The Los Angeles County Board of Supervisors passed a motion authored by Supervisor Janice Hahn and co-authored by Supervisor Sheila Kuehl Tuesday to address the Board and Care crisis throughout the county.
Adult Residential Facilities and Residential Care Facilities for the Elderly, commonly referred to as “Board and Cares,” are vital housing resources for many county residents with mental illnesses and other health needs. Board and Care facilities provide these individuals with a stable home, meals and various other supportive services.
These facilities have been closing at a rapid rate due to increasing costs and stagnant reimbursement rates from the state. Reimbursement rates are currently just $35 per day and are often not enough for operators to cover the actual costs of caring for residents. Since 2016, 39 Board and Cares serving 949 individuals were forced to close their doors, leaving their vulnerable residents scrambling to avoid homelessness. Many more facilities are at risk of closing.
“These board and care facilities are often the only thing standing between their residents and homelessness,” Hahn said in a statement Tuesday. “The state needs to start reimbursing these facilities for the actual cost of the care they provide. But until that happens, the county is going to step up and give these facilities the support they need to keep their doors open so they can continue to be homes for our most vulnerable residents.”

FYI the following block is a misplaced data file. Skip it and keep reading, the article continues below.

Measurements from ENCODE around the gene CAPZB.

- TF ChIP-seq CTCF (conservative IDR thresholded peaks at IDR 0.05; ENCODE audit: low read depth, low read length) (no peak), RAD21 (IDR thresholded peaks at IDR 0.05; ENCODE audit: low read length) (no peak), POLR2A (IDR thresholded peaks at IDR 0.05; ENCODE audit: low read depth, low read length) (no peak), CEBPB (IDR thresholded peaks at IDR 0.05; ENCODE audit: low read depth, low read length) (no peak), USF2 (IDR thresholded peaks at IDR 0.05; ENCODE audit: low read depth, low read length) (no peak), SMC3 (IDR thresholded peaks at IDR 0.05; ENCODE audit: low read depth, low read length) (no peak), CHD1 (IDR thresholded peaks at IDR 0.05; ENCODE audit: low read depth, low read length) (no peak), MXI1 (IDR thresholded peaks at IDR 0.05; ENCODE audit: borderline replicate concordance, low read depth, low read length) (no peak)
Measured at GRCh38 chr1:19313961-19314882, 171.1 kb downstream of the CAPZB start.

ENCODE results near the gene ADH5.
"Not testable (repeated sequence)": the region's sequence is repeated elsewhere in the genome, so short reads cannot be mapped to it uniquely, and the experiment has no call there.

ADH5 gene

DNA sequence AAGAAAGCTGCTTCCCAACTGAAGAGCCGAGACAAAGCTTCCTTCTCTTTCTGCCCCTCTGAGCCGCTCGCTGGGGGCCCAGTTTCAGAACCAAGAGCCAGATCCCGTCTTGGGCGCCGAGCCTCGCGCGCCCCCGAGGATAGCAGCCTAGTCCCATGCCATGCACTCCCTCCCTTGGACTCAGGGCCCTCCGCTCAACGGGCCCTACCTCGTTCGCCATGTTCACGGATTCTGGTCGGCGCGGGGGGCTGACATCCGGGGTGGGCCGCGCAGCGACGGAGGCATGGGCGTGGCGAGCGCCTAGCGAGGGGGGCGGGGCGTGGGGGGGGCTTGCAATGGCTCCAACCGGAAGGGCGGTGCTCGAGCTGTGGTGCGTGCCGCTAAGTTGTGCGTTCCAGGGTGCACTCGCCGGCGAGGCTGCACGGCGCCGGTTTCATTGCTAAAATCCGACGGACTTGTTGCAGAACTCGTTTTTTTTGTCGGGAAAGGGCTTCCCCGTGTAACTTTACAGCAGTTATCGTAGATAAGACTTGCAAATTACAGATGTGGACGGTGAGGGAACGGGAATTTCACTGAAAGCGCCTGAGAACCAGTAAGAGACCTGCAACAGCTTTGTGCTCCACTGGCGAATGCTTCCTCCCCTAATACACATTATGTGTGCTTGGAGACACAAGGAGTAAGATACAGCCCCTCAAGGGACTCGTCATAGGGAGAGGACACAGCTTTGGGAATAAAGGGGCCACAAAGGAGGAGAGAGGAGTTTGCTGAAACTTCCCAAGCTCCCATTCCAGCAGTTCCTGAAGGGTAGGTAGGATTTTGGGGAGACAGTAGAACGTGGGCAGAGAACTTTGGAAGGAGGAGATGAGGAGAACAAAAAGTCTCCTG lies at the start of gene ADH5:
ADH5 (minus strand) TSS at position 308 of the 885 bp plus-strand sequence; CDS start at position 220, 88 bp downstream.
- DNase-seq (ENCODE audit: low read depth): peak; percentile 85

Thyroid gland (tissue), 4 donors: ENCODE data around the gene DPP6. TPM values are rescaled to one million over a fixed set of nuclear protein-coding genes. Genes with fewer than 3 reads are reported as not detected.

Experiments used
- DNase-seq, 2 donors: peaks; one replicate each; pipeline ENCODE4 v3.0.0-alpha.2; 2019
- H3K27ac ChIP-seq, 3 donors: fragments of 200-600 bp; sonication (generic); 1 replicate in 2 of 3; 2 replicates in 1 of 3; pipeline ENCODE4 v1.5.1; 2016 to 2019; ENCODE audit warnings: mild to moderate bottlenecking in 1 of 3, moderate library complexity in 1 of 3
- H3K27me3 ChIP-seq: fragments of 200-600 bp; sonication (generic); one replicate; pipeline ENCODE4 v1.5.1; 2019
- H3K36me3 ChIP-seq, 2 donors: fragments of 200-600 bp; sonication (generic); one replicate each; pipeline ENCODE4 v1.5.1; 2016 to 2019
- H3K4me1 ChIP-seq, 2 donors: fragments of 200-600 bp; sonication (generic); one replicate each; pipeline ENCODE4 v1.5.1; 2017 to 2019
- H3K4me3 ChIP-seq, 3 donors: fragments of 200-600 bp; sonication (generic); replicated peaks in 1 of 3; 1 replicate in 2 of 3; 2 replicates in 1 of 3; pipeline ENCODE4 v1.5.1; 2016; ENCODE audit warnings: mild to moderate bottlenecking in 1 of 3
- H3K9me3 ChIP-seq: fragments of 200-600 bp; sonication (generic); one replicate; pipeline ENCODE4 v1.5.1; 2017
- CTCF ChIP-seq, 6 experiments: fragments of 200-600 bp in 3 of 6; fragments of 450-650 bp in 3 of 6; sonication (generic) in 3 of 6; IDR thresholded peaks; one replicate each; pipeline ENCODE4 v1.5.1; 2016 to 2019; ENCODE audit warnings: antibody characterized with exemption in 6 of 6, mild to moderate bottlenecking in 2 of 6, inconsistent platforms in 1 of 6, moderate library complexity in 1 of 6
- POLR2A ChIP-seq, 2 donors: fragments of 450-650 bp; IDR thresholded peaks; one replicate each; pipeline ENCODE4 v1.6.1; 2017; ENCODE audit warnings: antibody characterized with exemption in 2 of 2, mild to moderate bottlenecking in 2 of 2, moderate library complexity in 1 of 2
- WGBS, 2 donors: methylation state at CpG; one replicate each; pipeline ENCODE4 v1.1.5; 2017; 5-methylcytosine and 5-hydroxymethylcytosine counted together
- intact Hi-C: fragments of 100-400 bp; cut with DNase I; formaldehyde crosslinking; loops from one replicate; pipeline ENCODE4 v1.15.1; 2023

“Given the roaring real estate market and low reimbursement rates, LA County board and care facilities have been closing at an alarming rate,” said Kuehl, who co-authored the motion. “These businesses provide a vital service providing some of our most fragile residents with the care they need and a roof over their heads. Without board and care beds, many of these men and women could face incarceration, institutionalization or homelessness. Today’s motion lays out the first steps for reversing this trend and ensuring that we have an adequate supply of beds for those who need them.”
The motion is the culmination of a two-year-long stakeholder engagement process that brought together Board and Care owners and clients to discuss their needs. It directs the Department of Mental Health, Department of Health Services, and the Chief Executive Office to identify funding for both operations and capital improvements to preserve and expand existing Board and Care facilities.
This will also include developing a strategy to expand the number of people benefitting from the County’s Housing for Health and Department of Mental Health enhanced rate programs.
Additionally, the County will seek opportunities to advocate at the state level for improved Board and Care funding that will allow these facilities to continue operating under rising costs as well as engaging philanthropy to increase financial support of these facilities serving low-income individuals.
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